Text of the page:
Last summer, when the James Brown biopic “Get on Up” opened on movie screens, jazz bassist Christian McBride organized an all-star concert at the Hollywood Bowl to celebrate Brown’s music. Guest vocalists included D’Angelo, Aloe Blacc and Bettye LaVette; also on hand were Brown alumni such as Pee Wee Ellis, Fred Wesley and Danny Ray. Most impressive, perhaps, was the presence of Brown’s rhythm-redefining drummers: Clyde Stubblefield, Jabo Starks and Robert “Mousey” Thompson.
“Clyde was on my left, Jabo was on my right, and I was in heaven,” Thompson recalls from his home in Landover Hills, Md. “These were the creators of a style; they were funkmasters. James had some other great drummers, Nate Jones and Maceo Parker’s brother Melvin, and to come at the end of that train was an honor. I really appreciate all the support I’ve gotten from Clyde and Jabo for keeping James’s music alive. No one’s saying, ‘Why are you doing that?’ It’s still family.”
The James Brown Experience, the repertory band that Thompson founded and still leads, will headline Classic Soul Night at the Carter Barron Amphitheatre on Friday. Skip Mahoney and the Casuals and William DeVaughn, two more old-school R&B acts from the D.C. area, are also on the bill. Thompson was Brown’s last drummer, working with the singer from 1993 until Brown’s death in 2006. As such, he has an insider’s insight into what made the drumming on Brown’s records so innovative.
“It’s that moving pocket,” Thompson explains. “It’s steady, but it’s always moving forward, almost like riding a wave. It seems simple: It makes you bop your head and pat your fingers, but we throw in those little syncopations. If the main beat is the steak you put on the plate, the little hits we threw in are like the salt and pepper that give it some flavoring. James treated all of us like, ‘Hey, you’ve got some creativity; put it to use.’ ”
Thompson, now 58, was an 8-year-old in Washington’s Anacostia neighborhood when his parents took him to a concert at the Howard Theatre. He still remembers how the curtains parted to reveal the ball of energy that was James Brown. The place went crazy, and he decided right there, “That’s what I want to do.” But when he tried to sing Brown’s “I Got the Feelin’ ” with his friends as a 9-year-old, he could never get the drummer to play the accents the way Brown’s drummer did.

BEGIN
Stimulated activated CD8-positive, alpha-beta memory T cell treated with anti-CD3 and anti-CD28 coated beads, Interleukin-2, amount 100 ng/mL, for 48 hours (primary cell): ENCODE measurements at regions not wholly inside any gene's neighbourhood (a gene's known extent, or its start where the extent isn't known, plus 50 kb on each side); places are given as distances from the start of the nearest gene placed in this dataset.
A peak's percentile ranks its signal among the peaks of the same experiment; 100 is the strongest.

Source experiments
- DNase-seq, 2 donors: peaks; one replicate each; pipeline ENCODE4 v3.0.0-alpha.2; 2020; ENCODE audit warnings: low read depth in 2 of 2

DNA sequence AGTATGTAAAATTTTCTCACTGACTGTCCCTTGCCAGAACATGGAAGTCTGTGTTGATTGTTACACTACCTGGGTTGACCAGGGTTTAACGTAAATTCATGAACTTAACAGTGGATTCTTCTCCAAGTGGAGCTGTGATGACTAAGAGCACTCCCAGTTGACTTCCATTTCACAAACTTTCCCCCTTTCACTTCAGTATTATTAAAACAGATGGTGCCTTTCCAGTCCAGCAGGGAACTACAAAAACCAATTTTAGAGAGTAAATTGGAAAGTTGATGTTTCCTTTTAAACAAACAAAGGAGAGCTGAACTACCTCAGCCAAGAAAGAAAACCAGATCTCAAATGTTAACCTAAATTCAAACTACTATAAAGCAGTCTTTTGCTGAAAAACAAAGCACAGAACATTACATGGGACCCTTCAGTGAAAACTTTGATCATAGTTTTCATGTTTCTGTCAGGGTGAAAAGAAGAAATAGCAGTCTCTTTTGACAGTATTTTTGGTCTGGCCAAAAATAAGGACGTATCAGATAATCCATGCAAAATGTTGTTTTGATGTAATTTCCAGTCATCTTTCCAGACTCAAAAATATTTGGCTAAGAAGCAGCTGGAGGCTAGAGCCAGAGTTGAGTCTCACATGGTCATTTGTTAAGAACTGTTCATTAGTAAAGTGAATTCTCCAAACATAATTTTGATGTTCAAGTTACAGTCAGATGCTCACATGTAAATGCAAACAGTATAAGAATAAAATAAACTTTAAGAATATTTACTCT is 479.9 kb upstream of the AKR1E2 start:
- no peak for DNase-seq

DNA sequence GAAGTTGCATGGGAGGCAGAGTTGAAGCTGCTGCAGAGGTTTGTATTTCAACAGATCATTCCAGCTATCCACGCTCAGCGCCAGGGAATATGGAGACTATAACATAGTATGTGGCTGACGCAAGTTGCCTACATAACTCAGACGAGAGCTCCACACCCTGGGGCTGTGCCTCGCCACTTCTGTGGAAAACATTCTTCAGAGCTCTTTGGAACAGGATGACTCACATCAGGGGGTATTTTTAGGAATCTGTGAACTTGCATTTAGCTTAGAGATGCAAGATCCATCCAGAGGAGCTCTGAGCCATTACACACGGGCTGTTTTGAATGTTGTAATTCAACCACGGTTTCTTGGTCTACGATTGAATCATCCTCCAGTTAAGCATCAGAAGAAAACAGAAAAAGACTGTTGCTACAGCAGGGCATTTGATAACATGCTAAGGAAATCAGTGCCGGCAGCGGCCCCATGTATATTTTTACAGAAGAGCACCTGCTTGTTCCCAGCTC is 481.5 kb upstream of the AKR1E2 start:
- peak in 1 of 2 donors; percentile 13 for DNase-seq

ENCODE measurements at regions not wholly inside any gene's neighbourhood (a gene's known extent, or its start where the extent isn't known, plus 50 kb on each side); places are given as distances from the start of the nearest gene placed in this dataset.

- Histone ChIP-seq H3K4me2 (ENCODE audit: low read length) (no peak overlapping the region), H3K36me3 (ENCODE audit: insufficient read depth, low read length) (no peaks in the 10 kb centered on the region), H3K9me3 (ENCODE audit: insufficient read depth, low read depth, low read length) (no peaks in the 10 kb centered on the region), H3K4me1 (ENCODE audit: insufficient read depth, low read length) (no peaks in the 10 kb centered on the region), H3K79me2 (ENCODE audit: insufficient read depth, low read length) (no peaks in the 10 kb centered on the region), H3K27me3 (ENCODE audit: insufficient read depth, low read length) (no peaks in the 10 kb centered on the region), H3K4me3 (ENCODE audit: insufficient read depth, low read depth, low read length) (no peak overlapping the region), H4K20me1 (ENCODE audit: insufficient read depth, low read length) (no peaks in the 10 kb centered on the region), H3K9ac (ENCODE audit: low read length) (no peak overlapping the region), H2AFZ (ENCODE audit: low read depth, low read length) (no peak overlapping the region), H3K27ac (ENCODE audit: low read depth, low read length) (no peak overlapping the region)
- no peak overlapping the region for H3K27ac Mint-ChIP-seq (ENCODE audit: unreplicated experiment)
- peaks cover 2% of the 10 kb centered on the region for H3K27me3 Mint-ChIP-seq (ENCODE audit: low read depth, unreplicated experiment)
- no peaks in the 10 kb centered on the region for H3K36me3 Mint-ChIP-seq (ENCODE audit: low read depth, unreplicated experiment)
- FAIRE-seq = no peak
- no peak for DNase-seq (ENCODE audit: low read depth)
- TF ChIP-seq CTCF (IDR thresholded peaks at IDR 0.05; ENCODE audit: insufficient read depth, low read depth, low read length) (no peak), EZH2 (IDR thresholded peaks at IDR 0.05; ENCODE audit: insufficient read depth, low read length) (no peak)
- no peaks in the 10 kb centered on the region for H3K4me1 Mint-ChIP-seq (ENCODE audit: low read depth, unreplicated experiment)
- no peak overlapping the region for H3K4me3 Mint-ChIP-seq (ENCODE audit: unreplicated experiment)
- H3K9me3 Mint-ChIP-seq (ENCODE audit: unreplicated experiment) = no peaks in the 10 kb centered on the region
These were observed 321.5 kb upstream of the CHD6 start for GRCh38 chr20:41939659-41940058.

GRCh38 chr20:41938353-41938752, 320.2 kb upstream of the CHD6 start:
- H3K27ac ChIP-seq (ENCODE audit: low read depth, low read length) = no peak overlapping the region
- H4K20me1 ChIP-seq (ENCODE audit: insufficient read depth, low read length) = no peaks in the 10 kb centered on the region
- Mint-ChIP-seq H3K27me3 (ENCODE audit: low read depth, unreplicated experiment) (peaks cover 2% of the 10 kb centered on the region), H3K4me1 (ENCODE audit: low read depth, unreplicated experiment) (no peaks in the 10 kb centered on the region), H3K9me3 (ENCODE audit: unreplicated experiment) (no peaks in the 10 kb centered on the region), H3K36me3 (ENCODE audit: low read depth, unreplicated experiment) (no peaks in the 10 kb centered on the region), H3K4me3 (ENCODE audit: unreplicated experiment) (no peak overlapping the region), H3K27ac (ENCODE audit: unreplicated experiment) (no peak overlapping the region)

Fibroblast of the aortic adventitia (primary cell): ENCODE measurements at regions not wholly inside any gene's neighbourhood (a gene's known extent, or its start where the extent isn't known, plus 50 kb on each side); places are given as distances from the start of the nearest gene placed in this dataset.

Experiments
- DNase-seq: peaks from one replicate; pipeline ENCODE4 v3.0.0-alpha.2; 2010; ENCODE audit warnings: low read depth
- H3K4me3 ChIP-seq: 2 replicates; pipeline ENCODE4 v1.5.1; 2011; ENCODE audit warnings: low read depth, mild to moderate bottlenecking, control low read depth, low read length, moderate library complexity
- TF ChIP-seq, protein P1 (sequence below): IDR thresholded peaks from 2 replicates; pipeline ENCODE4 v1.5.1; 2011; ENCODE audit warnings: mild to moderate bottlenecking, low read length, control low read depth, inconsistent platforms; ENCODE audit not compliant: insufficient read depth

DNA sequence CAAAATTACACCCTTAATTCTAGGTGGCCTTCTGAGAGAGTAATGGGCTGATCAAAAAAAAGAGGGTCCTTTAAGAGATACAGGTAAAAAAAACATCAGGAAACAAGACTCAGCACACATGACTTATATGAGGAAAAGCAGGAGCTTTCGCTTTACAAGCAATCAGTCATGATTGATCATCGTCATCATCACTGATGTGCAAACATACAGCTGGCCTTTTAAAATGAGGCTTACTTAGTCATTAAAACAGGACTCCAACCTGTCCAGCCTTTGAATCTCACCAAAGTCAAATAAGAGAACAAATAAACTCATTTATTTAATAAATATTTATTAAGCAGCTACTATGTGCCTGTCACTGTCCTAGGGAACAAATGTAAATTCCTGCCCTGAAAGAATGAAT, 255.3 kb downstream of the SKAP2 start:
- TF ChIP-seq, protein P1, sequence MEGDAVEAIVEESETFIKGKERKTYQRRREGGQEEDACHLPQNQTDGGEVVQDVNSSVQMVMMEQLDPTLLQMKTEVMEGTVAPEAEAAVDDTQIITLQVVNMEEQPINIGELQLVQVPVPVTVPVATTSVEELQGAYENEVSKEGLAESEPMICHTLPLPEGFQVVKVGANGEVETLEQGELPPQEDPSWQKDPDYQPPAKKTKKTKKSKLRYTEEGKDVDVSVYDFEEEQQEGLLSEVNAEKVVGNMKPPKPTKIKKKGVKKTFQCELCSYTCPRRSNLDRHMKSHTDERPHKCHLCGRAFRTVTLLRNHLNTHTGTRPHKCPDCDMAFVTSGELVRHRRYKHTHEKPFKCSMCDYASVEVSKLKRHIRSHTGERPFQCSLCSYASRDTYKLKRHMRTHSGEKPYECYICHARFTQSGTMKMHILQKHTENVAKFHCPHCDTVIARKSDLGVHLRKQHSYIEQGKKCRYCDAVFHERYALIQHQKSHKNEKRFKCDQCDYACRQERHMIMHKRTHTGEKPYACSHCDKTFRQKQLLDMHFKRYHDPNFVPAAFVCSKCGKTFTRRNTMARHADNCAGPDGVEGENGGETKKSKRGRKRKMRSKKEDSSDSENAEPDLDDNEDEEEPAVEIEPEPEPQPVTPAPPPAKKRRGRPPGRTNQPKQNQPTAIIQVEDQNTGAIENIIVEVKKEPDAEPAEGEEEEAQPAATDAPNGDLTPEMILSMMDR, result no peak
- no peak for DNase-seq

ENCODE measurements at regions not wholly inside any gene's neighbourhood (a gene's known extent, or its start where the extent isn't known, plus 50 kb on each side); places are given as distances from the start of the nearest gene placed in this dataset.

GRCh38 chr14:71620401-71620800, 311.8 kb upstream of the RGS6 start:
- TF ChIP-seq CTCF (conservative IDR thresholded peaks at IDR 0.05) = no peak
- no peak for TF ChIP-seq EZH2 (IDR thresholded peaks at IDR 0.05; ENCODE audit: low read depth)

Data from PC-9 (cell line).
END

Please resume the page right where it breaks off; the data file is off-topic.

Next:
“When I did my split,” Thompson says of Brown’s signature dance move, “I wanted to hear that crash-bang to pump up the excitement. So I jumped behind the drums, and I started playing it. Who knew it would lead to me playing with James Brown himself?”
Thompson was playing with Wilson Pickett when he got called for an audition in 1993. He got the job, and when Brown recorded “Live at the Apollo 1995,” you can hear the singer shouting, “Mousey! Mousey!” after Thompson’s drum break on “Cold Sweat Pt. 1.”
“I never got fined,” Thompson says of Brown’s notorious punishments for his band members, “but I did see that. He was a stickler for always keeping your eye on him. If you had to turn a knob on your amplifier, you didn’t turn your back on him, because that’s when you’d get fined. If you had a wrinkle on the back of your jacket, he’d say, ‘You got a road map on your coat.’ You’d have to go back and iron it. You definitely had to be on time for everything. That’s the one thing he wouldn’t overlook.”
After Brown died in 2006, Thompson played with the Soul Generals, a band of Brown alumni from all eras. When that group disbanded, the drummer founded the D.C.-based James Brown Experience with singer-comedian Greg Cooper as lead singer and Eugene Chapman as leader of the horn section.
“Not enough has been done for James,” Thompson insists, “not for what he left us. These kids need to know where Prince, Michael Jackson, Usher and all the rest came from. If you love music, you want to know how it grew. If Chris Brown says ‘James Brown,’ these kids might go looking for him. They can find videos on YouTube, but with my group they can see it live.”
Long before he joined Brown, Thompson played the drums on the 1976 album “Land of Love” by Skip Mahoney and the Casuals.
That’s the record that gave Mahoney his highest charting single, “Bless My Soul” (No. 40 on the R&B charts), and his signature song “Wherever You Go,” both ballads that combined strings, falsetto, Motown and doo-wop. This year, the group released its latest album, “Good Old Days.”
“Skip’s vocal versatility is amazing,” Thompson says. “He can sing low or sing high. Playing drums behind Skip prepared me for playing with James Brown. I learned that when singers move their hands, you have to accent it, so audiences can hear what they’re seeing.”
DeVaughn, the third act of Friday’s bill, is best remembered for his 1974 hit “Thankful for What You Got,” which hit No. 1 on the R&B charts and No. 4 on the pop charts. The track’s laid-back groove, anchored by a rippling conga pattern, was made memorable by DeVaughn’s cool delivery of the refrain, “Diggin’ the scene with a gangsta lean.” The song has been covered by everyone from Arthur Lee and Massive Attack to Yo La Tengo and has been sampled by such hip-hop acts as N.W.A., Ice Cube and Ludacris.
When DeVaughn appears at Classic Soul Night, he will be joined by the Seal of Approval band with the Diamonds on backing vocals. DeVaughn will sing not only his older hits such as “Thankful for What You Got” and the top-10 R&B single “Blood Is Thicker than Water” but also his brand new single, “Slow Down.” Like Thompson and Mahoney, DeVaughn keeps recording and performing music, as if to prove that the classic soul and funk of the past century still has something to say in this one.
Himes is a freelance writer.
Mousey Thompson and the James Brown Experience, Skip Mahoney and the Casuals, William DeVaughn on Friday at Carter Barron Amphitheatre, 16th Street NW and Colorado Avenue NW.
Gates open at 7 p.m. to the first 3,700 people; show begins at
7:30 p.m. There is no rain date. Free.